Nothing I’ve read of Ellison raised him above “decent competent genre hacksman” to me. There’s not necessarily anything wrong with that, some fun stuff has been written by those guys. But I don’t get the reverence. Or, frankly, how including an interesting, important interview is some affront to him. Ellison’s suit is ridiculous, no matter how dickish Groth has acted in the past. Ellison is the one that decided to litigate vs. a good company just because of this long, tired grudge. Groth’s been an asshole to him in the past, but including this interview isn’t an example of such.

If I seem pissed, yeah, I was. But not because I’ve taken Groth’s side in some playground fight I wish they’d both leave in the past. But because Ellison is bringing in a publishing company full of great work and contributers in this current escalation.

In otherwords, don’t punish Fantagraphics for Groth’s mistakes. They’re the ones with something to lose here. Ellison’s just trying to lash out.

And John, whoever you are, bye!

I like Fantagraphics.

Um, if I buy one of their books through the LCS or chapters or something, does that help them at all? I ask because I’m broke, but have gift certificates.

Joe, my understanding from reading Ellison’s complaint is that at least part of Ellison’s claim involves his contestation of Groth’s own recollections regarding Ellison trying to evade court costs and some legal fees, etc., in the “oral history of Fantagraphics.”

Indirectly, yeah! Said shop then has to re-order book to keep it in stock, so that’s more money for Fanta. Good work, stealthwise!

Omar: Yeah? I didn’t get that, but it could be. Even if so, sounds pretty frivolous to me, and just the newest, nastiest part of a dumb feud.

This entire thread is going to get everyone sued.

Re #25: What, specifically, have you read of his? I’m not sure how one would call I HAVE NO MOUTH AND I MUST SCREAM or PAINGOD “hackwork”- he was a part of the New Wave of SF back in the 60s, mostly doing unconventional stuff.

It may have seemed unconventional then, but nothing has impressed me so far. Granted, I have an inborn distaste for sci-fi to begin with, so I might not be the fairest judge. He’s not a BAD writer.

Wow, you guys are kind of late with this, aren’t you?

On the TCJ message boards there’s a lot of clarification of legal stuff available: what’s at issue in the lawsuit, for example! Also quite a lot of (seems to me, anyway) restrained speculation by lawyering types. Pretty informative.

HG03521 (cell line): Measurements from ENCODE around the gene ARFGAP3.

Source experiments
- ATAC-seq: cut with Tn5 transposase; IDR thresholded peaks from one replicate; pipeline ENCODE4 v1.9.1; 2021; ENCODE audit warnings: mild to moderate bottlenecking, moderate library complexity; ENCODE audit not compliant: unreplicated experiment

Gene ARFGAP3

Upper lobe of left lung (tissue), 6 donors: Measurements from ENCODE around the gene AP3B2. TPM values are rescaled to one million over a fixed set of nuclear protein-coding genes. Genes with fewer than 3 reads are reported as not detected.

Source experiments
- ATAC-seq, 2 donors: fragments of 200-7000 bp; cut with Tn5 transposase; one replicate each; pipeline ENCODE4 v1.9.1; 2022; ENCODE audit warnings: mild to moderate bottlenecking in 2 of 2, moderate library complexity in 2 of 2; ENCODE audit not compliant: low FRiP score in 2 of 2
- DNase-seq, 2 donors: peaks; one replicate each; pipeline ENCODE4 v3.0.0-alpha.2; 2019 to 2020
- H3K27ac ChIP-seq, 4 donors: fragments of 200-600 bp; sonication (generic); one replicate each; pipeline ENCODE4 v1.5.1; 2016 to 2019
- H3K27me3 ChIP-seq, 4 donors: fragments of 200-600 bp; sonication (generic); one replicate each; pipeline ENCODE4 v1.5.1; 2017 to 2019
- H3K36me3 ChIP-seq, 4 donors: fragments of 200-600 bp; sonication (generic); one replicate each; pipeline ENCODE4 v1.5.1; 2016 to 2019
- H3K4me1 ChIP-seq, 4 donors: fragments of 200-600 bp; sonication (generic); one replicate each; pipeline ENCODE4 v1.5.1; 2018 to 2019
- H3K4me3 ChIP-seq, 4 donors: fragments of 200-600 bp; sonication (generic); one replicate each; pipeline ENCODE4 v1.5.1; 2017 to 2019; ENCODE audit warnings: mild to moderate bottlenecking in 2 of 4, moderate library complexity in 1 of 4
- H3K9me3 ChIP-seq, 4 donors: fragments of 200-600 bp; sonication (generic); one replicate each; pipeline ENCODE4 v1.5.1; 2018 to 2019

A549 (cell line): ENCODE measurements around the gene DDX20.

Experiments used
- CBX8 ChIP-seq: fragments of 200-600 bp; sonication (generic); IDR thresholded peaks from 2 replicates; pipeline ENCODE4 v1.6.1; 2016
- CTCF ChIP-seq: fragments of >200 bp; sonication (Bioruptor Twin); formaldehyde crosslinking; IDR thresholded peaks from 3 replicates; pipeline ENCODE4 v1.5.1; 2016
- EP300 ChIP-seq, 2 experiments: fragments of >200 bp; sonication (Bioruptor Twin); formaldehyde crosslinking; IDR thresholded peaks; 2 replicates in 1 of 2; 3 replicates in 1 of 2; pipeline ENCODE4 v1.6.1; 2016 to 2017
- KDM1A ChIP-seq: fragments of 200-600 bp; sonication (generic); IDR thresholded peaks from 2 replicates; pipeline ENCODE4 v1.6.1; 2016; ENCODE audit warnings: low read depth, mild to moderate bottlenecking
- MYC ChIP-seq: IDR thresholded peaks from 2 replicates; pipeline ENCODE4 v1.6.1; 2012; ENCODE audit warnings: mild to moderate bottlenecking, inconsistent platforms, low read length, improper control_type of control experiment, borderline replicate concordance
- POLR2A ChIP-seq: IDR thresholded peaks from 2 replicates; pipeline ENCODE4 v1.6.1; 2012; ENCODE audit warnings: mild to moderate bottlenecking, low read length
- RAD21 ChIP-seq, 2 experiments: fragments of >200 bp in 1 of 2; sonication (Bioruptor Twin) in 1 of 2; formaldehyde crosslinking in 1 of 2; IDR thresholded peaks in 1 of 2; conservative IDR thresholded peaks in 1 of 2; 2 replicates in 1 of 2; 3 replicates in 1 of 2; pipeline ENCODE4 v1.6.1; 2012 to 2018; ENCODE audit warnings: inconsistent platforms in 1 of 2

Sorry, no link! Don’t have time to find it right now. Whoops.

Michael said: “In which case, I doubt his heirs (assuming he has any; he has no children, and with a grand total of five wives, the divvying of that estate is gonna be one hell of a clusterfuck)…”

Actually, the first 4 wives are SOL on this. Only the current wife is a legal heir.

Joe Rice said: “Granted, I have an inborn distaste for sci-fi to begin with…”

Comics are fantasy or science fiction, depending on the character.

Iron Man…science fiction.
Superman…fantasy.

plok said: “Wow, you guys are kind of late with this, aren’t you?”

Yep. Several months late, and did no research, either.

CBLDF opted to not get involved with this case because it did not involve a governmental agency.

That’s the key to claiming it is a 1st Amendment case: it must involve a governmental agency. The 1st Amendment pertains to the Government trying to stop free speech.

“with a grand total of five wives, the divvying of that estate is gonna be one hell of a clusterfuck”

As mentioned, the first four are out of luck…particularly since Harlan and Susan celebrated their 20th anniversary last year. While Harlan probably has various other specific bequests in his will, I’d be shocked if Susan didn’t get the lion’s share of his estate, and certainly more than any other person (I’d consider it a possibility that a fair amount might go to setting up a foundation or something similar, thus the qualifier. I’ve no personal knowledge of what’s in Harlan’s will).

Joe, frankly I consider you incompetent to judge Harlan’s writing. For starters, you keep referring to him as a “sci-fi writer”. As Harlan himself has pointed out many times, and which is obvious if you look at his work, while he has written science fiction, the vast majority of his work fits better under the fantasy label (with a possible side order of magic realism).